Thursday August 16, 2018

High-Fibre Diets Are Good For Stress, According To Scientists

The research provides new insights into mechanisms related to the impact of the gut bacteria on the brain and behaviour as well as gut health

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Eat fibre-rich food to cut stress and anxiety. Pixabay
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If you want to reduce your stress then you should eat more pulses, wholegrain cereals, oats and vegetables as consumption of high-fibre foods may help reduce the effect of stress, says a study.

The authors explained that stress can cause major changes in the gut and also in our brain which in turn affects our behaviour.

Foods rich in fibre was found to reduce this adverse effects of stress in mice.

The findings suggested that a gut bacteria produces short-chain fatty acids (SCFAs), which are the main source of nutrition for cells in this region of the body and high levels of fibres stimulate the production of these SCFAs

“There is a growing recognition of the role of gut bacteria and the chemicals they make in the regulation of physiology and behaviour. The role of short-chain fatty acids in this process is poorly understood up until now,” said corresponding author John F. Cryan from University College Cork in Ireland.

“It will be crucial that we look at whether short-chain fatty acids can ameliorate symptoms of stress-related disorders in humans,” Cryan added.

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Foods rich in fibre was found to reduce this adverse effects of stress in mice. Pixabay

For the study, published in The Journal of Physiology, the team fed normally produced SCFAs to the mice and then subjected them to stress. They were assessed for anxiety and depressive like behaviour, stress responsiveness, cognition and sociability as well as how easily material passes through the gut.

The results showed that increase levels of SCFAs reduced the levels of stress and anxiety-like behaviour among the mice.

The investigators also explained that stress experienced over a prolonged period of time can affect the bowel by making the barrier between the inside of the gut and the rest of the body less effective and “leaky”.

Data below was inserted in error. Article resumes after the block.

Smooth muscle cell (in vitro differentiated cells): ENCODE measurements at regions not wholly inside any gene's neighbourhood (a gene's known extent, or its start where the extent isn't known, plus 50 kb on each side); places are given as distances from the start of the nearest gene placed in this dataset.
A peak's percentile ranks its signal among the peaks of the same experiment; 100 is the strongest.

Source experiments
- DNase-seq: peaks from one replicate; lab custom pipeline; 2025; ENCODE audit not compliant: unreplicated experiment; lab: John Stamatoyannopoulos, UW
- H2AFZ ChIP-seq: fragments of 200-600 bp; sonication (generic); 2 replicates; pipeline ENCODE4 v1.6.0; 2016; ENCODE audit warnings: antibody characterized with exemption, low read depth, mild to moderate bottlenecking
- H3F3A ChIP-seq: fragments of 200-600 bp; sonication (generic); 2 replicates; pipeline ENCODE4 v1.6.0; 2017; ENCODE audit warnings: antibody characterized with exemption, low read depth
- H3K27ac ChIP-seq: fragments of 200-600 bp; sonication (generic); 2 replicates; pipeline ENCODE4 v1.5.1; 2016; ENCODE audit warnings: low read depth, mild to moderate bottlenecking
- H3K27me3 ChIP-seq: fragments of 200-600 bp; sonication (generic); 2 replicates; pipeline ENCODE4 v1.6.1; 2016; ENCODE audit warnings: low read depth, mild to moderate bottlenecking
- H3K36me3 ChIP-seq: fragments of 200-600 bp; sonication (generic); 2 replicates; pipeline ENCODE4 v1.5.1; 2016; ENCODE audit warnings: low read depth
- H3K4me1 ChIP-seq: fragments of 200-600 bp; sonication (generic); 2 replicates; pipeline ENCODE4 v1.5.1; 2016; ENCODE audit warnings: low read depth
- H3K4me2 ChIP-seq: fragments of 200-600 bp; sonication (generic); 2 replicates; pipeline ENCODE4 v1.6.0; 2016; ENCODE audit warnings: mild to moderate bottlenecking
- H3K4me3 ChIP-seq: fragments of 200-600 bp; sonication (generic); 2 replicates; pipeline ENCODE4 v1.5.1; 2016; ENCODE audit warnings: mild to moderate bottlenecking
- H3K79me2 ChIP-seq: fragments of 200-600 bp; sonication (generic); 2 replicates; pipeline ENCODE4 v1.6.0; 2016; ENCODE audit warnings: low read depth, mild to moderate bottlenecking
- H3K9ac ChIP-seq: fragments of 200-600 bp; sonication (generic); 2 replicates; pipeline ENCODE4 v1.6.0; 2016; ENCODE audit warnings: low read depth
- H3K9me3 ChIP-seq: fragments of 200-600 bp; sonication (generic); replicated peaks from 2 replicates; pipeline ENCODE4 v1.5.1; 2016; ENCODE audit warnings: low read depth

Also Read: Childhood Stress You Suffered May Affect Your Kids

Treating the condition using the SCFAs can also reverse the “leaky” walls inside the gut, said the study.

The research provides new insights into mechanisms related to the impact of the gut bacteria on the brain and behaviour as well as gut health.

“Developing dietary treatments which target these bacteria will be important for treating stress-related disorders,” said the researchers. (IANS)

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Fruits, Veggies May cut Psychological Stress Risk in Women

For the study, the team included more than 60,000 Australians aged 45 years and above and measured participants fruit and vegetable consumption, lifestyle factors and psychological distress

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fruits and vegetables
Women who ate 3-4 daily serves of vegetables had an 18 per cent lower risk of stress, and those who ate two daily serves of fruit had a 16 per cent lower risk of stress.

If you are a woman and want to cut out on stress, add 5-7 servings of fruit and vegetables daily to your plate, a new study has showed.

This habit may lead to a 23 per cent reduction in the risk of developing psychological stress.

The findings showed that women who ate 3-4 daily serves of vegetables had an 18 per cent lower risk of stress, and those who ate two daily serves of fruit had a 16 per cent lower risk of stress.

“We found that fruits and vegetables were more protective for women than men, suggesting that women may benefit more from fruit and vegetables,” said lead author Binh Nguyen, doctoral student at University of Sydney in Australia.

However, fruit consumption alone had no significant association with a lower incidence of stress and no significant association was found between higher levels of fruit and vegetable intake (greater than 7 daily serves) and a lower incidence of stress.

fruits and vegetables
Fruits and Vegetables. Pixabay

“This study reveals that moderate daily vegetable intake alone is linked to a lower incidence of psychological stress. Moderate fruit intake alone appears to confer no significant benefit on people’s psychological stress,” said Melody Ding from the University of Sydney.

Further, the study appearing in the British Medical Journal Open, also noted that for both men and women who ate 3-4 daily serves of vegetables had a 12 per cent lower risk of stress and those who ate 5-7 daily serves of fruit and vegetables had a 14 per cent lower risk of stress.

Also Read: High-Fibre Diets Are Good For Stress, According To Scientists

For the study, the team included more than 60,000 Australians aged 45 years and above and measured participants fruit and vegetable consumption, lifestyle factors and psychological distress. (Bollywood Country)